Reasons for a Divorce Dismissal

By Marilyn Lindblad

Divorce law varies from state to state, but each state has a procedure for dismissing a divorce case. The reasons for a dismissal may be slightly different in different jurisdictions, but certain events, such as reconciliation and not serving papers on the other spouse, form the basis of dismissal.

No Service

One reason for a divorce dismissal is known as "want of prosecution" based on failure to serve the respondent. After a spouse files a divorce case, she has a certain amount of time to serve the divorce papers on her spouse. That amount of time varies from one state to another. If she does not serve divorce papers on her spouse, the court will eventually dismiss the divorce case.

Inactivity

In some states, a court can dismiss a divorce case even after the respondent has been served if the case becomes inactive. Twice a year in Alaska, for instance, the court clerk must review the active cases to identify files where proceedings have not been taken. The clerk notifies the parties in inactive cases that their case will be dismissed unless they contact the court within 30 days to explain why the case should not be dismissed. If no one responds to the clerk's notice, the clerk must dismiss the case.

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Voluntary Dismissal

Sometimes the spouse who filed for divorce will decide to dismiss the case. This sometimes happens when a couple reconciles. It also can happen if the filing spouse reconsiders the timing of the case and decides to dismiss it now and refile it later. For example, she might plan to refile when her children reach a certain age, when her husband graduates from medical school or when the couple earns enough to support two households.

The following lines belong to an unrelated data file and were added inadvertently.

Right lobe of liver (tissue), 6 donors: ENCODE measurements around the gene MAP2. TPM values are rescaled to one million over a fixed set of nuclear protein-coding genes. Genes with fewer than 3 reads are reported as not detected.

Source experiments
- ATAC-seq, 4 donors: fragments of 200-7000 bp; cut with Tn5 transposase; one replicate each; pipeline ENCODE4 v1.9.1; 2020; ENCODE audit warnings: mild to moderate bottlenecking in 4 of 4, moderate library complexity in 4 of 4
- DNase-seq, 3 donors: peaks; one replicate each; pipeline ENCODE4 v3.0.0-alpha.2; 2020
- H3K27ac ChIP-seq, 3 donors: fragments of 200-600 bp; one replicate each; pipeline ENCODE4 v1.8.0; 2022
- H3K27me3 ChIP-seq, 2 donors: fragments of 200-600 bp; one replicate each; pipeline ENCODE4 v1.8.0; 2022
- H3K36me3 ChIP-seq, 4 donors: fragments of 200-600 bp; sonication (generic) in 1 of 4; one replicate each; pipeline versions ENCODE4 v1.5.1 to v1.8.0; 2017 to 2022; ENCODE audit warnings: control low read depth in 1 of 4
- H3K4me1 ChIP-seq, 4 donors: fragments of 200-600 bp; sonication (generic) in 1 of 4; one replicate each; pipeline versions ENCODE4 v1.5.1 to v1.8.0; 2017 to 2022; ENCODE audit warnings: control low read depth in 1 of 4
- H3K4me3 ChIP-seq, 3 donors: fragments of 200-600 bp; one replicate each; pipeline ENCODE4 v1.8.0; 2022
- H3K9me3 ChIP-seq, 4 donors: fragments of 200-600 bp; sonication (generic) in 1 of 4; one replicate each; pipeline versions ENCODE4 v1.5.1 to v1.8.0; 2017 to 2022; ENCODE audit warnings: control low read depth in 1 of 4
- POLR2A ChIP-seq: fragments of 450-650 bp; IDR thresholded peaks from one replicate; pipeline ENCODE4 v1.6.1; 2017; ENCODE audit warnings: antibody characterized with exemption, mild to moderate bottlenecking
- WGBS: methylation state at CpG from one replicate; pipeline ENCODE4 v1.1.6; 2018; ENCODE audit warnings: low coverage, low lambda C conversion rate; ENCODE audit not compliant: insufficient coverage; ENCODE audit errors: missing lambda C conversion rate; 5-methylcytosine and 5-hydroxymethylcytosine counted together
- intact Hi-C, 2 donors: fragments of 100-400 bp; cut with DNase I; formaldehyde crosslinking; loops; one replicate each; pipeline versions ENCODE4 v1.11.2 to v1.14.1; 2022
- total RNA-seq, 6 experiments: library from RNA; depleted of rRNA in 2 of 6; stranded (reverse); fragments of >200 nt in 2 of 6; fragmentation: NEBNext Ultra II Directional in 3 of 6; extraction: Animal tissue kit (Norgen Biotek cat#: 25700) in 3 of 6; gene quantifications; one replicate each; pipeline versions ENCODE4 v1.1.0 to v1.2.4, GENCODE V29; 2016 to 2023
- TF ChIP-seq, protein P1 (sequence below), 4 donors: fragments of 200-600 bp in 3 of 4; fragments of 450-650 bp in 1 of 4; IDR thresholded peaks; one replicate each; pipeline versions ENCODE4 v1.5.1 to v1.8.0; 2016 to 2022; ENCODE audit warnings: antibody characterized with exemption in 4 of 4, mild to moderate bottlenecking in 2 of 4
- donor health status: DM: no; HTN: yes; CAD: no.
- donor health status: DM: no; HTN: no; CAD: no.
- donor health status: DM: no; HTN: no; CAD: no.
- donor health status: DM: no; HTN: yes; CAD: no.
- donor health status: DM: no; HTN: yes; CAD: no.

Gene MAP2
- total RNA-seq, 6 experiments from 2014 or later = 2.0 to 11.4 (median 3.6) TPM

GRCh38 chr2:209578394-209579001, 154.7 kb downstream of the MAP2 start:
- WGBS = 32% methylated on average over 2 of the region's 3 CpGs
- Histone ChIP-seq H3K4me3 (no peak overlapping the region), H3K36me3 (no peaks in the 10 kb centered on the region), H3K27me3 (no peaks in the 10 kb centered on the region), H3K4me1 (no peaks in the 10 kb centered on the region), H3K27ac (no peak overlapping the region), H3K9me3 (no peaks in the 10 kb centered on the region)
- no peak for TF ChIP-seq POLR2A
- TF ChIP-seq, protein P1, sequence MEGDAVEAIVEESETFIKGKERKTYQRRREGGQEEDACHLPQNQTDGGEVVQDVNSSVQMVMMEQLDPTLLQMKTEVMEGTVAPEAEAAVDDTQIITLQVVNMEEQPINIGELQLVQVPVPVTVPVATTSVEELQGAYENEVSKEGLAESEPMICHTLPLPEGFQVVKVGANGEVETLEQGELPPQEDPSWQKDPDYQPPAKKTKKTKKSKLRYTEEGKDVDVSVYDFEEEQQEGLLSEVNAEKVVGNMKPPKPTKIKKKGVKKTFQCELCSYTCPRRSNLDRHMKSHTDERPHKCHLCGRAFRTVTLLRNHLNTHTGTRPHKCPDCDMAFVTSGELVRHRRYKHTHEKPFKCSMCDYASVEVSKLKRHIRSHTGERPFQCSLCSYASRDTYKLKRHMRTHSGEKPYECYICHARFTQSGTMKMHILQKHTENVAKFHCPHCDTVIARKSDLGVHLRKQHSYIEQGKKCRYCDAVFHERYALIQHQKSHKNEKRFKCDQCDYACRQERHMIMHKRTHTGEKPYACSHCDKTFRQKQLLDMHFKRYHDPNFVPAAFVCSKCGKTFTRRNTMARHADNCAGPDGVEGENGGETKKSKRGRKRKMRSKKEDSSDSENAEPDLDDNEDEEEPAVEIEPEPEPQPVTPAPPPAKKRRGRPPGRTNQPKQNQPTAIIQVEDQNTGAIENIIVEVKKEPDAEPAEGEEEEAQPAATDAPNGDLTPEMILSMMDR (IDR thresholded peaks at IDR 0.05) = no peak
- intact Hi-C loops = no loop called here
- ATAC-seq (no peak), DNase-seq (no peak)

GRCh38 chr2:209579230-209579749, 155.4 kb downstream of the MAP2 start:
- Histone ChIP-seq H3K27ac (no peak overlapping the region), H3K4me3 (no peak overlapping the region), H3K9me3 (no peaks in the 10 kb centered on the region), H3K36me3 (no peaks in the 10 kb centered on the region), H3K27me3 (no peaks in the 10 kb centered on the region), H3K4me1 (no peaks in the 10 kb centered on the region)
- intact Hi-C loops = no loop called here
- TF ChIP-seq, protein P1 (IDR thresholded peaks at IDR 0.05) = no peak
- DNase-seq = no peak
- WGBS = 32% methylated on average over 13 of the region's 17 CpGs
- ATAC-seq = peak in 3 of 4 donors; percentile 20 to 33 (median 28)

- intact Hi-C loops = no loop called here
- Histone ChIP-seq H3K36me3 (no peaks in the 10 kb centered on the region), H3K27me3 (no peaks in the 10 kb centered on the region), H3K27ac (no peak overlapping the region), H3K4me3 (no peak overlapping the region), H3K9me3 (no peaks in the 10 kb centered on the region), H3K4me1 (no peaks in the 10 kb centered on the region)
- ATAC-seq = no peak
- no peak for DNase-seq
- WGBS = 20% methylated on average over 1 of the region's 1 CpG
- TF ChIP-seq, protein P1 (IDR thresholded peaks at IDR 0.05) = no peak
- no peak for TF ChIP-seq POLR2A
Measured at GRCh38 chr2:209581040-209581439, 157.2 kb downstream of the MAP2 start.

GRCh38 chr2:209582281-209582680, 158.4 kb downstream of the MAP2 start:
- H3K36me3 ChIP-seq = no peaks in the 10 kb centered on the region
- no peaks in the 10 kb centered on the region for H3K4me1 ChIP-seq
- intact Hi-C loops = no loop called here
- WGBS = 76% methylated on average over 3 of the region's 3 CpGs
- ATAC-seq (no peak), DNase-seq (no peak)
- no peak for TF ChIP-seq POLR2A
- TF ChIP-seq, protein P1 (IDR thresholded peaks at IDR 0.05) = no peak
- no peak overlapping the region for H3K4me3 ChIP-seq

Annulment

A court could issue a divorce dismissal if, during the divorce proceeding, it comes to light that the couple had never been legally married. A divorce proceeding dissolves a marriage. If a couple was never legally married, they have no marriage to dissolve. If the judge determines that one of the spouses was already married at the time of the marriage, one spouse was under age or the marriage falls into another category that could nullify the marriage, the judge will dismiss the case so it can be refiled as an annulment proceeding, not a divorce proceeding.

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Divorce Sequence of Events
 

References

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Divorce Dismissal Facts in Florida

Obtaining a divorce means severing a legal relationship. As such, rigid legal rules and procedures come into play. In Florida, if one spouse fails to observe the filing requirements, the court may dismiss the action. Cases may also get dismissed by voluntary agreement if a couple decides to stay married. Paying close attention to the Florida court rules from the outset will help you avoid having to file for divorce twice.

How Can a Petitioner Drop a Divorce?

If you file for divorce and later change your mind, you can ask the court to drop the case. The legal term for this action is "dismissing" your petition for divorce before it is finalized. The procedure for dismissal will depend on your state's laws as well as your spouse's response to the request. Since filing for divorce does not change your marital status, the effect of a dismissal is simply a removal of the case from the court's docket.

Cancelling a Divorce in Mediation

Divorcing couples sometimes attempt to save money on attorney fees by hiring a professional mediator to help them negotiate a divorce settlement. Mediation requires both marriage partners to communicate as they work to resolve issues such as property division and child custody. If the couple decides to reconcile in the course of mediation, they can “cancel” the pending divorce by asking the court to dismiss their divorce petition.

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